Colour is arguably one of the most important aspect of a photograph. It can drastically change the mood and feel of the artwork by altering our senses and perception. In product and still life photography, you need to make sure that the tones are the closest to what they are in the real product. You may also want to help better sell a particular object by provoking emotions in the viewer’s eyes by controlling what the colours are like. Photoshop has a slew of tools used to modify such an aspect of the photo and here are my 3 favourites.
Color Balance Adjustment Layer
Niched in the Adjustments panel, the Color Balance tool creates an adjustment layer with a mask. The tool lets you shift either the shadows, the midtones or the highlights toward Cyan, Magenta or Yellow, or their complementary colours. There is a Preserve Luminosity checkbox that lets you keep a hand on the lightness of the colours and only modify their hue. One more thing I enjoy about this particular tool is the fact that it is really easy to globally adjust the colours (useful for colour correction). Finally, I like that, even if you play with the highlights, the tool does not modify whatsoever the pure white backgrounds of your image.
This tool is probably the most powerful on this list. It enables you to significantly alter each colour group by tweaking the three colour parameters: Hue, Lightness and Saturation. You can also change those settings for the whole image or give a particular feel to you shot with the Colorize checkbox. It is super easy to add pop to a particular colour group using the dragging hand. Just click the little hand icon besides the box where you can choose to colour you want to affect. Then, just head over the area of the photo that you want to add saturation to and drag to the right. Moving your cursor to the left will reduce the saturation of that colour group. This is a godsend that helps you quickly get super accurate and precise colouring. In addition to all this, you can also save presets.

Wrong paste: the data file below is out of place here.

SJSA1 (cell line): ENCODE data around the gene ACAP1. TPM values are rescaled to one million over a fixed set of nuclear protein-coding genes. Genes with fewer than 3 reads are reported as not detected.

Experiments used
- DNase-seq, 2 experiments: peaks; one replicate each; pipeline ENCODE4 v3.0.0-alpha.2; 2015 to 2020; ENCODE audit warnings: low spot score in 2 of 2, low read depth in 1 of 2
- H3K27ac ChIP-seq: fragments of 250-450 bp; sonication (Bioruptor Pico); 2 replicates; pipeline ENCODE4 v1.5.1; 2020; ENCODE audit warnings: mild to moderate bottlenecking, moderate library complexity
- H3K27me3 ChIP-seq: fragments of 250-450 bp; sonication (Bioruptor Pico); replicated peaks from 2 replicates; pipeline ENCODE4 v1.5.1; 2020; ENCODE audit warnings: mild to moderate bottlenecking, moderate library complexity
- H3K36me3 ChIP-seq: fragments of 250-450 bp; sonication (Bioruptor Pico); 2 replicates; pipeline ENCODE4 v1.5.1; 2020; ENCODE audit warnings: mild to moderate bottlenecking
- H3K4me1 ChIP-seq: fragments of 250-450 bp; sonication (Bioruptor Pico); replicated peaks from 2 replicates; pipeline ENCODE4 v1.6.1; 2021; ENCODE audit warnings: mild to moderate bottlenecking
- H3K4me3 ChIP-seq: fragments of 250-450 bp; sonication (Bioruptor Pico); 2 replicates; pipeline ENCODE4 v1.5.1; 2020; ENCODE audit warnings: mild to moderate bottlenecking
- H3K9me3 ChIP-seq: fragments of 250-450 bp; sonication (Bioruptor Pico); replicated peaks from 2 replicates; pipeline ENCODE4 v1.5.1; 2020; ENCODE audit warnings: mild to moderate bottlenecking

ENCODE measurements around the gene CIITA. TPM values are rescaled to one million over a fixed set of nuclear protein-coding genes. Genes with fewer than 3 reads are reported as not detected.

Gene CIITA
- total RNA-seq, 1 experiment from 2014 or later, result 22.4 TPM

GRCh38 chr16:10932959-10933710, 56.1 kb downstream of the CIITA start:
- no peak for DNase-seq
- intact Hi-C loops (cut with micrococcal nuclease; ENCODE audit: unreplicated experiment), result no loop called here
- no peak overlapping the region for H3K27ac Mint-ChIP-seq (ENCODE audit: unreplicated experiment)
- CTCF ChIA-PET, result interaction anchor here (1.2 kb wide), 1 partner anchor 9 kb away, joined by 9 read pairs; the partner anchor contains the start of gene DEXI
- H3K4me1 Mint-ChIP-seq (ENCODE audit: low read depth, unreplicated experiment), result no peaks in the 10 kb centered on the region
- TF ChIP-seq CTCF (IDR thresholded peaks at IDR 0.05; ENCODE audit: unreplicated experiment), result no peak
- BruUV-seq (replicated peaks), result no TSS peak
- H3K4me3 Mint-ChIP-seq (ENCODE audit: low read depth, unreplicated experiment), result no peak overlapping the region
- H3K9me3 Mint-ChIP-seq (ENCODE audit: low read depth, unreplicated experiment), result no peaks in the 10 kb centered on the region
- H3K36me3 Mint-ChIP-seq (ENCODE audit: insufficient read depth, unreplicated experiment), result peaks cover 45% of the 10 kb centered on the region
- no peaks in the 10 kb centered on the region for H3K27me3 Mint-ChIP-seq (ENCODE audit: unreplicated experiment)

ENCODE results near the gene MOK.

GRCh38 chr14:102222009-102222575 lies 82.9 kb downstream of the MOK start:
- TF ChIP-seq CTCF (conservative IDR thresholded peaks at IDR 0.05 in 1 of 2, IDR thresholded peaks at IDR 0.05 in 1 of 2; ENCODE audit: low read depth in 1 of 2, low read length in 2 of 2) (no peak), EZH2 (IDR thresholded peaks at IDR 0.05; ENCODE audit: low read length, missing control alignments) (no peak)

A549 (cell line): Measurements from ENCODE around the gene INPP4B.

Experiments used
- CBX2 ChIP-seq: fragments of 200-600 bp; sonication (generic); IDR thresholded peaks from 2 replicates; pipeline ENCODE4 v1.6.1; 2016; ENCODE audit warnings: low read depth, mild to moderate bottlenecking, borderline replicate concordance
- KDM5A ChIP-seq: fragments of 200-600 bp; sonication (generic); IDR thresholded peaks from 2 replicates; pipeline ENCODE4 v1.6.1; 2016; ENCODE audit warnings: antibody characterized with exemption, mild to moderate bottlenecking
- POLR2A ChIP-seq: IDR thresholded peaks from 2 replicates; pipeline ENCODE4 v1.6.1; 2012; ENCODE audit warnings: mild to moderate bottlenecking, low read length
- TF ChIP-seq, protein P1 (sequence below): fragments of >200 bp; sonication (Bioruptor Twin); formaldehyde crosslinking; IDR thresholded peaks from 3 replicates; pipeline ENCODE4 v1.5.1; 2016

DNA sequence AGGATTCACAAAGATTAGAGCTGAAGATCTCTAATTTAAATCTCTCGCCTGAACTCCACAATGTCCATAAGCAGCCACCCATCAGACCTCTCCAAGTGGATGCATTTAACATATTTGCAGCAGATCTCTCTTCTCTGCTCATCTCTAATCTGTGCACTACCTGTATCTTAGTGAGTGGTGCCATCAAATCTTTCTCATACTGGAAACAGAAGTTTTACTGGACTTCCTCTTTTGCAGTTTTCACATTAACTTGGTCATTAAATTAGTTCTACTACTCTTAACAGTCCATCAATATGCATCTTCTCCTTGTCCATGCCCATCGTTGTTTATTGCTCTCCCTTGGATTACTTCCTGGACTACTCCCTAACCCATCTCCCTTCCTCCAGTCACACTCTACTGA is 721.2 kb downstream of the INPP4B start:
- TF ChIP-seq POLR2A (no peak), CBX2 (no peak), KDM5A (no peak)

If you only want to tweak the lightness part of a colour but do it in a selective way, I recommend you use the Dodge and Burn technique. Taking it’s name from the olden days film method of increasing (Dodge) and reducing (Burn) the light level of an image’s area, it is one of the most effective ways to add charism and definition to your photo. By darkening shadows and lighting up highlights you can add contrast in a very controllable way. You can also use it in the opposite way to correct your image’s light levels. The built-in Dodge and Burn tools work well enough but I have made freely available a Photoshop action that takes care of setting up an overlay layer filled with 50% neutral grey. You only need to use your black and white brushes to act as the Burn and Dodge tools, respectively. My technique offers more control in a less destructive way. More details and download links are available on my blog.
Those three tools are what I use on almost all of my product and still life photographs. They help me easily control my colours. What tool do you prefer? Why? Let your mind speak in the comments below!